How To Achieve Optimal Perioperative Glycemic Control In Patients With Diabetes
As the role of the podiatric service becomes more integral to a multidisciplinary approach to diabetic limb salvage at an increasing number of institutions nationwide, many podiatric surgeons find themselves admitting these patients to their own service. The surgical and anesthesia teams often execute perioperative assessment and preparation, especially in non-elective procedures.
This article serves as a primer in glucose management for podiatric surgeons working in this capacity and in no way supersedes the utility of a medical consult when indicated. Evaluation and assessment of other common comorbidities such as the cardiovascular and renal function are also equally important in the preoperative examination and determination of the overall optimization of a patient.
What The Research Reveals About Metabolic Changes Due To Surgery
Currently, there is no universal perioperative protocol for glycemic control. This is largely due to the variety of available treatment regimens and the degree of customization required to optimize the patient.1,2 Patients respond differently to insulin and other hypoglycemic medications based upon many confounding factors, such as the type of diabetes, level of insulin resistance, overall metabolism and the stresses placed upon the body among other factors.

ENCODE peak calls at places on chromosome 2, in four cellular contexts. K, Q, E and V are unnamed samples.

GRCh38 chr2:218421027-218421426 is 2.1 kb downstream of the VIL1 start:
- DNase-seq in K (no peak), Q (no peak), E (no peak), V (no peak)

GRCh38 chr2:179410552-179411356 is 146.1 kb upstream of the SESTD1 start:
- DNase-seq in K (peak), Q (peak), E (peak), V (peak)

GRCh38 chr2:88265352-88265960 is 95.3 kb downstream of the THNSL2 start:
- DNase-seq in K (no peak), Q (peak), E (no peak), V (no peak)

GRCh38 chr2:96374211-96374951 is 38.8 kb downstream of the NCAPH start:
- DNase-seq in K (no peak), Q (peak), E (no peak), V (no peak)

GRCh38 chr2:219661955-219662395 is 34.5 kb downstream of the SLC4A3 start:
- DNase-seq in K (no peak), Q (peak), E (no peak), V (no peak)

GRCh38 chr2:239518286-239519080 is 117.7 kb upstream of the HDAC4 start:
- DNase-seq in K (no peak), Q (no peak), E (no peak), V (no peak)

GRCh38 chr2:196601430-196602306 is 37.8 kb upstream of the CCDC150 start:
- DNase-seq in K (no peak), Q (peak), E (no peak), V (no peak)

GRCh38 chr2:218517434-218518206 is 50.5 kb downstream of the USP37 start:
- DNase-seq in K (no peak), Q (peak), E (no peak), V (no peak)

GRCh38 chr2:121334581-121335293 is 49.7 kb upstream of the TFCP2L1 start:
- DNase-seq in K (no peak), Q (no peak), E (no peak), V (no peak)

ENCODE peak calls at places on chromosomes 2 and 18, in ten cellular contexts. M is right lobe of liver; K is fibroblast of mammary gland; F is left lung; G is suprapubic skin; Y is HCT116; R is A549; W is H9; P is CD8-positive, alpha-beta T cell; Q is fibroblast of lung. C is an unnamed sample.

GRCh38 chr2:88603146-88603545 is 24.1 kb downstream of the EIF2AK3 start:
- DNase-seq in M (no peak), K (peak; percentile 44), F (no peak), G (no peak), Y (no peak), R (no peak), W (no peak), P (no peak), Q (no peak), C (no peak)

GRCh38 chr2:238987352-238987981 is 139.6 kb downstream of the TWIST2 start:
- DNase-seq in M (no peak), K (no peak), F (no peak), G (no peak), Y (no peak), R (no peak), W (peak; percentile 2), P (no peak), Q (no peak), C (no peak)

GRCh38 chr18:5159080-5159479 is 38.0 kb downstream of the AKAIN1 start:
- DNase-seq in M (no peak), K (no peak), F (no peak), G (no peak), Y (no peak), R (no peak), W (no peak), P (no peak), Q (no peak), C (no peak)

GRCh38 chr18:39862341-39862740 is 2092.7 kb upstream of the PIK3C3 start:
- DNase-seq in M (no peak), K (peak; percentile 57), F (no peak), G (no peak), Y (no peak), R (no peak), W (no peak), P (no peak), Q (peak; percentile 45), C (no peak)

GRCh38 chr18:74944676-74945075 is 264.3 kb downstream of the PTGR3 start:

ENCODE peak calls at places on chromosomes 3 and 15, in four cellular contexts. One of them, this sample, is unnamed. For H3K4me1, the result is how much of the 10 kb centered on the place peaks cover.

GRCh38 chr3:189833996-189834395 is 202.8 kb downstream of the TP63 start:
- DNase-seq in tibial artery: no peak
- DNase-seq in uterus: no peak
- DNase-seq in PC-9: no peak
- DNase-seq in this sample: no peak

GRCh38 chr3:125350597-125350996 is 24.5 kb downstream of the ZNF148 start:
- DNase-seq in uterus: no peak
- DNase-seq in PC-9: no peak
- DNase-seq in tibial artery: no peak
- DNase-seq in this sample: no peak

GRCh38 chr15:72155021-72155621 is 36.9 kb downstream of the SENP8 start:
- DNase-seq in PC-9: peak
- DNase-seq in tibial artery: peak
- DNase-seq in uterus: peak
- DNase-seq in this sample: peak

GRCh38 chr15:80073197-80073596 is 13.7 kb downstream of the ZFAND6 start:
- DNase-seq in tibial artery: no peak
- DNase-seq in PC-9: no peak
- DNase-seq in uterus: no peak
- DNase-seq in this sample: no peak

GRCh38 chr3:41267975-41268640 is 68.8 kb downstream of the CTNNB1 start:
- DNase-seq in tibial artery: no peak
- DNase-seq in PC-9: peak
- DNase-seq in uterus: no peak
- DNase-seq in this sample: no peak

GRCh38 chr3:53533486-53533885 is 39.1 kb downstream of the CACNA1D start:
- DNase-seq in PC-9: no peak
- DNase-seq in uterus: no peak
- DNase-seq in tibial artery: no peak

A complex metabolic process ensues in response to surgery and anesthesia. Briefly, insulin resistance develops from increased secretion of varying amounts of the counter-regulatory hormones glucagon, epinephrine, norepinephrine, cortisol and the growth hormone produced during times of stress. There is also an overall decreased amount of insulin secretion due to increased sympathetic response and general anesthesia. This insulin resistance causes further hepatic glucose production and decreased peripheral glucose utilization.3,4,5
Furthermore, the type of anesthesia used and extent of surgical intervention undertaken creates large variations in these counter-regulatory hormones, making glucose homeostasis difficult to predict and highly variable. This catabolic fasting state of gluconeogenesis, glycogenolysis, ketosis, proteolysis and even lipolysis places the diabetic patient at risk for developing severe hyperglycemia and even potentially ketoacidosis if he or she has type 1 diabetes.6
Emphasizing The Importance Of Tighter Glycemic Control
Even though glycemic control seems to be of obvious importance in the perioperative period, the saying “better sweet than sour” is still a frequent consensus. The reasons to maintain an inpatient’s blood glucose levels somewhat higher than normal in preparation for surgery are often multifactorial. However, recent literature has been rife with data regarding tighter control of glucose in the perioperative setting.
Although the exact mechanism is not fully understood, researchers have shown in multiple publications that hyperglycemia, especially blood glucose levels greater than 200 mg/dL, increases the risk of developing postoperative infections.7,8 A recent article by Hruska, et. al., clearly showed that instituting a strict blood glucose level between 120 and 160 mg/dL immediately following open heart surgery resulted in a statistically significant decrease in postoperative infection rates in their diabetic patients. After patients maintained well controlled blood glucose levels through an insulin infusion, researchers found that the infection rate diminished from 73 percent to 25 percent in their diabetic population.9